MU Extension MU Extension       University of Missouri    ●    Columbia    ●    Kansas City       Missouri S&T     ●    St. Louis - Food and Fitness


Feature Articles: Food, Fitness and Children


Use garden produce to make homemade baby food

Tammy Roberts, Nutrition and Health Education Specialist, Barton County, University of Missouri Extension


Making homemade baby food is a good way to use your garden produce — you’re using quality food and you know how it was handled from seed to stove. You can cook and puree your garden produce for your infant to enjoy, and then freeze what is left. Canning pureed food is not recommended.


Infants under the age of 6 months should not be fed home-prepared spinach, beets, turnips, carrots or collard greens. These vegetables may contain large amounts of nitrates or nitrites, which could make young infants sick.


Safe food-handling practices are essential because infants have immature immune systems. Be sure to wash your hands and thoroughly clean all equipment you will be using to prepare the baby food. In addition, be sure to clean food thoroughly and cook it until soft and tender before grinding or pureeing.


Cooked food should never be left at room temperature more than two hours. Be sure to refrigerate all homemade baby food as soon as it is prepared, keeping out only the portion your baby will eat. Refrigerated homemade baby food should be used within two days. Meat, fish, poultry and eggs should be used within one day.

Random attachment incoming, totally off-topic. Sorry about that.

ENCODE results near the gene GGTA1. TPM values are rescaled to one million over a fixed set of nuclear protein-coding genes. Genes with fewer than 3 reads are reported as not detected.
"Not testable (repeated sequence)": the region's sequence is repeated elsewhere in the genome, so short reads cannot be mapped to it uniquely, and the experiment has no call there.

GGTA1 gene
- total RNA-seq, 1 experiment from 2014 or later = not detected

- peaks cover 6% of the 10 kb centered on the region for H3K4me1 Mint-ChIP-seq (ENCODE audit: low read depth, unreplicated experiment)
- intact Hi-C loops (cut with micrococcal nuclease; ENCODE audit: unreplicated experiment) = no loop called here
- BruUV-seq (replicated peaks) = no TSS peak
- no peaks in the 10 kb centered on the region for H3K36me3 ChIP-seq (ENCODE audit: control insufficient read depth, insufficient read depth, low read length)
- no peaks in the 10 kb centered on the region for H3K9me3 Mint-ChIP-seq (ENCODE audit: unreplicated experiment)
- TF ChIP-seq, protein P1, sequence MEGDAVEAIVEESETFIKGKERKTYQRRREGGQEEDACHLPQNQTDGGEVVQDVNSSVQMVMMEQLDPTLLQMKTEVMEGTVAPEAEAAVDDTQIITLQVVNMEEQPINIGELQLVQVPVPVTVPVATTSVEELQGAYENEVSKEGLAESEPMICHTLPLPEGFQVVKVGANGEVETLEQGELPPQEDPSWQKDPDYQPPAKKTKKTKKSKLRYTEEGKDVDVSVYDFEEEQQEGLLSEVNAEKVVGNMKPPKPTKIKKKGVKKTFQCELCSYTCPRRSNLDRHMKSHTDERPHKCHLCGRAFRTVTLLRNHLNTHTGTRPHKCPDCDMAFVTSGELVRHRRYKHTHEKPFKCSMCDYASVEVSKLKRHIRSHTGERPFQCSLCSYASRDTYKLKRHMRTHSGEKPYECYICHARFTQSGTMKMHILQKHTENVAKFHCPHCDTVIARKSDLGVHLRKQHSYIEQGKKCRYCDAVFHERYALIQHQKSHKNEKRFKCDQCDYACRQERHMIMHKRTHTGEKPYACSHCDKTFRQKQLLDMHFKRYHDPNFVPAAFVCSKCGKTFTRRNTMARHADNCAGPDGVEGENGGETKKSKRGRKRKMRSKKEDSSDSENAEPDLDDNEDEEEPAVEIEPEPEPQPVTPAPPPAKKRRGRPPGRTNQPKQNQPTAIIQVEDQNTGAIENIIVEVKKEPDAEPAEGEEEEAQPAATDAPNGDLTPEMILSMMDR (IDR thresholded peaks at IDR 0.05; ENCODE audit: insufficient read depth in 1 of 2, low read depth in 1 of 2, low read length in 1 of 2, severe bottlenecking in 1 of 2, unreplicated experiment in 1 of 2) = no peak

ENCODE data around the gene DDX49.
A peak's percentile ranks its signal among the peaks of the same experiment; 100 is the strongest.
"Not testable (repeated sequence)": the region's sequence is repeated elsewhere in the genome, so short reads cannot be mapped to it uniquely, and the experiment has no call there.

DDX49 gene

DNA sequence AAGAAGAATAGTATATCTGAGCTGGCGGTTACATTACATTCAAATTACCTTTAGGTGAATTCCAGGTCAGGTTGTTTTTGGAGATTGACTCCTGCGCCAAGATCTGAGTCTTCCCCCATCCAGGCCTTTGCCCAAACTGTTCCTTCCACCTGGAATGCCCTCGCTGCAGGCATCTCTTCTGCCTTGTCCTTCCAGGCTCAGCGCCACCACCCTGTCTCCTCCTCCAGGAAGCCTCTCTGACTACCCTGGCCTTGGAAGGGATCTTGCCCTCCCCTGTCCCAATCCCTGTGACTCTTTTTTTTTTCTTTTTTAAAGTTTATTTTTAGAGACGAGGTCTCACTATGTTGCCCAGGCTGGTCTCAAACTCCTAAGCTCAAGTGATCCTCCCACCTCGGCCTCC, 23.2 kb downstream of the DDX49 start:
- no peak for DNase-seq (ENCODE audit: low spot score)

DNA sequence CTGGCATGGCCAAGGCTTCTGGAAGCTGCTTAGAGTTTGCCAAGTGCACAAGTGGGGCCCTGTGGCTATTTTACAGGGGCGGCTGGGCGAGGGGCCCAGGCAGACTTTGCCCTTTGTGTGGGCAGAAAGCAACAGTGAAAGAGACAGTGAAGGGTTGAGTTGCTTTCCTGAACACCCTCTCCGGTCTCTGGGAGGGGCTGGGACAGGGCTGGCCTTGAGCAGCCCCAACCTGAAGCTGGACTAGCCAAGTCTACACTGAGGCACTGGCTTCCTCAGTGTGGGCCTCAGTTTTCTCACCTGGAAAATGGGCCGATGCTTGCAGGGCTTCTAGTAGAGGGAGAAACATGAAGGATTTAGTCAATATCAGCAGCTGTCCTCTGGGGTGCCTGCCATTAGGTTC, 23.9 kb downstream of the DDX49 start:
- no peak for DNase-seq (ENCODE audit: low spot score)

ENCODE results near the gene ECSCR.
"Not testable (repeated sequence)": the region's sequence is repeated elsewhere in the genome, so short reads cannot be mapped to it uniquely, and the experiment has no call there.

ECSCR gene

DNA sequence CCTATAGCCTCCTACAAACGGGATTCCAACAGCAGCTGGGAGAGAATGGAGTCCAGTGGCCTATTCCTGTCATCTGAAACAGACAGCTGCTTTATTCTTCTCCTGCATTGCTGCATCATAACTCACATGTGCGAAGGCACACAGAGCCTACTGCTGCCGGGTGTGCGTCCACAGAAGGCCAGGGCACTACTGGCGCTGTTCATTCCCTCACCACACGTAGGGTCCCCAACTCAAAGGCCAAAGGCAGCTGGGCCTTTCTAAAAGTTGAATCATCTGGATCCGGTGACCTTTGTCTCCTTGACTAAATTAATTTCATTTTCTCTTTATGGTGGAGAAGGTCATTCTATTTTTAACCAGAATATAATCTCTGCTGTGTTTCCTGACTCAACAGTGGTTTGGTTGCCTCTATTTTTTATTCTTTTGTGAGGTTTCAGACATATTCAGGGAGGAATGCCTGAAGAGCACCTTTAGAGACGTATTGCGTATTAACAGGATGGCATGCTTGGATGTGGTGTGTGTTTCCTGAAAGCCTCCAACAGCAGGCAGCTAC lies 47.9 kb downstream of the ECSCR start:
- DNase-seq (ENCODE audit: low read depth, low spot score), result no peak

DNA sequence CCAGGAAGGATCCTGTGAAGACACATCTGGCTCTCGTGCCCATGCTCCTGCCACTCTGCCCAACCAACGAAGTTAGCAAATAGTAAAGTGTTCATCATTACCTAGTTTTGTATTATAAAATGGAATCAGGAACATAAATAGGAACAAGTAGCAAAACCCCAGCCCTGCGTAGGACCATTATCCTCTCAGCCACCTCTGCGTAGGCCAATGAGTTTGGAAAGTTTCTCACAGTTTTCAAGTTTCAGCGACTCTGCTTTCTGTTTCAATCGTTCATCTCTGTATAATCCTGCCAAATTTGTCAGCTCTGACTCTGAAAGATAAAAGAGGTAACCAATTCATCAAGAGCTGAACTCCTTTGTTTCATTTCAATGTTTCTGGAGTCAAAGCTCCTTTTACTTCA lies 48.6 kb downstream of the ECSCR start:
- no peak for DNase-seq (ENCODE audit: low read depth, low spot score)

Home-prepared baby food can be frozen and stored for one month. To freeze, pour cooked pureed foods into sections of a clean ice cube tray. Then cover with plastic wrap and store in the freezer. Once the food is frozen, you can remove the cubes from the tray and store them in a freezer-safe container in the freezer. Be sure to label each container with the date you stored it.


When you are ready to serve the frozen food, it can be defrosted in the refrigerator or as a part of the re-heating process. Baby food should never be left on the counter to thaw, as this promotes bacterial growth. Refrigerated or frozen baby food should be heated to 165 degrees. Be sure to stir and test the temperature before serving it to the baby. Use the thawed food within two days.


University of Missouri logo links to

Site Administrator:
Copyright  ADA  Equal Opportunity

MissouriFamilies is produced by the College of Human Environmental Sciences,
Extension Division, University of Missouri

Last update: Friday, January 28, 2011